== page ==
“What Apple and other manufacturers need to do is follow the principles of the circular economy. Manufacturers should work together to ensure designs enable cross-device compatibility for accessories and that they are putting the environment over excessive profits. They should also work with organisations that can help consumers re-use, recycle and repair their tech rather than just letting it go to landfill. Retailers, meanwhile, should provide their customers with the opportunity to recycle old goods in a more visible, environmentally friendly way.”
thank you @Apple for rendering your est. 1.5 bn headphones obsolete and generating an est. 2000 t #ewaste. really green of you
— Nicolas Biber (@nicolasDenver) September 7, 2016
In terms of recycling procedures for old headphones, some external options are available. But an Apple representative told edie that the firm does not currently offer any of its own headphone recycling options or takeback schemes for customers. The recently-launched ‘Apple Renew‘ gadget trade-in scheme does not give any mention of headphones or other accessories.
A spokesperson for the European Recycling Platform (ERP) – a business compliance scheme for Waste Electrical and Electronic Equipment (WEEE) – welcomed the principle of simplifying products and accessories to reduce potential waste, but remains concerned by the lack of takeback and recycling options available for old headphones.
“Firstly, I think innovation is a good thing,” the ERP spokesperson said. “In terms of the environment, I think moves to make products simpler, smarter, lighter and with less accessories can be positive. The circular economy will need innovation to become a reality and we need to encourage innovation.
“It would be nice to see Apple offer a takeback programme for headphones. By using the launch of exciting new products to promote reuse, recycling and takeback, big companies could really help to educate consumers and push the circular economy.”
Many of the other sustainability credentials of the iPhone 7 are the same as previous versions: it is PVC-free, has a recyclable aluminium enclosure, and uses ultra-compact product and packaging designs to increase material efficiency. At the end-of-life, the handset can also be recycled by ‘Liam’ – a recycling robotic arm that Apple is using to regain valuable resources from discarded products.
Looking at the overall carbon footprint of the iPhone 7, no specific data has been released, but a recent Apple report of the environmental impact of the iPhone 6 model revealed that around 85% of the estimated 95kg of CO2 emitted during a phone’s entire lifecycle – manufacture, use and, ideally, recycling – occurs at the manufacturing stage.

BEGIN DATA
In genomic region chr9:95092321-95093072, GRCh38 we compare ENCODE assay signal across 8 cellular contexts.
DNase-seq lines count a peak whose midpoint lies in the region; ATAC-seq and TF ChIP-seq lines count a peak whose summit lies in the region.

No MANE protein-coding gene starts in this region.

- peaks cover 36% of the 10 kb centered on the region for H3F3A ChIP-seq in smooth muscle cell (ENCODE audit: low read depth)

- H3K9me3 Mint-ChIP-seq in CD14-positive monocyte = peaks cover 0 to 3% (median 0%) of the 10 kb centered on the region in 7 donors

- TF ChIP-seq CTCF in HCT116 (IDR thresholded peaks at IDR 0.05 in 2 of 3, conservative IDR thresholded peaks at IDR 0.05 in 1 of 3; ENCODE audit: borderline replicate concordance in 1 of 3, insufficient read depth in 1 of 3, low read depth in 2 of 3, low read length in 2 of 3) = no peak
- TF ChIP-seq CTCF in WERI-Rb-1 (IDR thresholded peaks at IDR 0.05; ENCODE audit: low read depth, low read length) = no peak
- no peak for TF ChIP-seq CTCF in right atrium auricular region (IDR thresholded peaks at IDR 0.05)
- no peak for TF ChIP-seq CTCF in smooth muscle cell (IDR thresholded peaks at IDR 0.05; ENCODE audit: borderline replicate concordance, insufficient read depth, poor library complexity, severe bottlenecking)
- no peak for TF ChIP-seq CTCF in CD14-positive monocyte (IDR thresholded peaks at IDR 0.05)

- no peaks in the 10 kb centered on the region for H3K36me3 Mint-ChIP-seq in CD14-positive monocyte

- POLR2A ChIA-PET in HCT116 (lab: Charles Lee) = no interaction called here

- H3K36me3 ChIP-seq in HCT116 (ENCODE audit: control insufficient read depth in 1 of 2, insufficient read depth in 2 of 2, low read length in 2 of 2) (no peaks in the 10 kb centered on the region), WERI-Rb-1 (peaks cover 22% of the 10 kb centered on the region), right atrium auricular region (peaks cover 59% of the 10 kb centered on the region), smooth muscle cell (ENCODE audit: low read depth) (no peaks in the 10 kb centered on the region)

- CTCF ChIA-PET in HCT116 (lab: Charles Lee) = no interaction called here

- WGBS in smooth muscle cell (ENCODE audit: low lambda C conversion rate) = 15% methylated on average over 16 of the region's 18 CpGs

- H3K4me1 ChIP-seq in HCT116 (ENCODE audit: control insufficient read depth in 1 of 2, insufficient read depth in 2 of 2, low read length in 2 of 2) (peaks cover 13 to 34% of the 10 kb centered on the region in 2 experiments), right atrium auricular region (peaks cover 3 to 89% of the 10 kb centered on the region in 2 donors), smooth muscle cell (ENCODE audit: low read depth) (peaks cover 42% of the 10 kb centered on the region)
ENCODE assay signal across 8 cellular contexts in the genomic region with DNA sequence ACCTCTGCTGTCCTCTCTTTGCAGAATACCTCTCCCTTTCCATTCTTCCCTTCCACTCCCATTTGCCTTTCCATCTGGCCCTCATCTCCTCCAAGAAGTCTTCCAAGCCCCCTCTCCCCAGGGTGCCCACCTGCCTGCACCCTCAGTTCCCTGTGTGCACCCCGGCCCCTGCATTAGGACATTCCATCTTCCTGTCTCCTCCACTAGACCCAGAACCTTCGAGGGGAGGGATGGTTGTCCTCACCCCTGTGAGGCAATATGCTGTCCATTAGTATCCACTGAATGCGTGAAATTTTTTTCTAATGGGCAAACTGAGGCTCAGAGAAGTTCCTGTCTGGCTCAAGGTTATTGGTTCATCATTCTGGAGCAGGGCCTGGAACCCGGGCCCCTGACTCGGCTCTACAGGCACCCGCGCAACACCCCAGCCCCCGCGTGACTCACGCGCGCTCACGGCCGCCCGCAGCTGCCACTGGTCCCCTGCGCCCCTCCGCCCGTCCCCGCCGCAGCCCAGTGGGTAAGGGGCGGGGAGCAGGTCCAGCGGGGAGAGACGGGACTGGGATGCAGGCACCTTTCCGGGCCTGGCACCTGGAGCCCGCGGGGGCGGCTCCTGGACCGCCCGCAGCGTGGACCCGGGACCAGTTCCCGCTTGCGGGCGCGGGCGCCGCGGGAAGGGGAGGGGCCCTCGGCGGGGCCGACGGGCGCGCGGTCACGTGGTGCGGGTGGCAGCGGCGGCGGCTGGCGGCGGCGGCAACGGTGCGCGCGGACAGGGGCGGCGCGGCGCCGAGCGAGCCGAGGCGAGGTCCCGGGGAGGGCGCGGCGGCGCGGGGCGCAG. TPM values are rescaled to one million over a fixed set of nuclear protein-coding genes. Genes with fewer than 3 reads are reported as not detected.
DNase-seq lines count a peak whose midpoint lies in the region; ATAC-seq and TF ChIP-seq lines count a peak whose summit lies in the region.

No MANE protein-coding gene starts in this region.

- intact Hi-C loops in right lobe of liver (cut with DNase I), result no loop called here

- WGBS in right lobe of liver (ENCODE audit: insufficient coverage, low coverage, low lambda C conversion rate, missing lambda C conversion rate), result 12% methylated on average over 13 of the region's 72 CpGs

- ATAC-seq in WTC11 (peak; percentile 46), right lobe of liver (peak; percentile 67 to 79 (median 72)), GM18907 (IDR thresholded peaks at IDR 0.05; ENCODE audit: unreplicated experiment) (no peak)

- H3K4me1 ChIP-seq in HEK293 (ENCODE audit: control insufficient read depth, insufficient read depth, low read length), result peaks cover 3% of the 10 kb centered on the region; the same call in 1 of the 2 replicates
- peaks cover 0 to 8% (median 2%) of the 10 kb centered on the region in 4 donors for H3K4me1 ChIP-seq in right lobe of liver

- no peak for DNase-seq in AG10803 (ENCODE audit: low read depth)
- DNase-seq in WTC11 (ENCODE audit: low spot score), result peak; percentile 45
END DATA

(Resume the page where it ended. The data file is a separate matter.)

The iPhone 7 does include some new, more sustainable features than previous models. Firstly, Apple appears to have listened to previous customer complaints about battery life, with the iPhone 7 lithium-ion battery now storing more energy which allows it to last an average of two hours longer off a single charge.
Meanwhile, the product now incorporates an ‘A10 Fusion’ processor, which Apple says is more energy-efficient. Two of the cores of the chip are reportedly designed to use around one-fifth of the power than the previous A9 processor, which means it can run more efficiently when handling less-demanding tasks. The camera on the phone has also been modified to be 30% more energy-efficient, Apple claims.
More broadly, Apple has become something of a leader in the sustainable business space in recent years. An increasing use of renewable energy to power its operations recently saw the firm top a list of more than 150 companies – including rival tech companies Microsoft and Google – to receive the first ‘A+ grade’ from sustainability analysis group InfluenceMap.
In June, edie reported that Apple had quietly formed its own energy subsidiary which could see the company sell excess electricity to end-users across the US.
© Faversham House Ltd 2023 edie news articles may be copied or forwarded for individual use only. No other reproduction or distribution is permitted without prior written consent.
Please login or Register to leave a comment.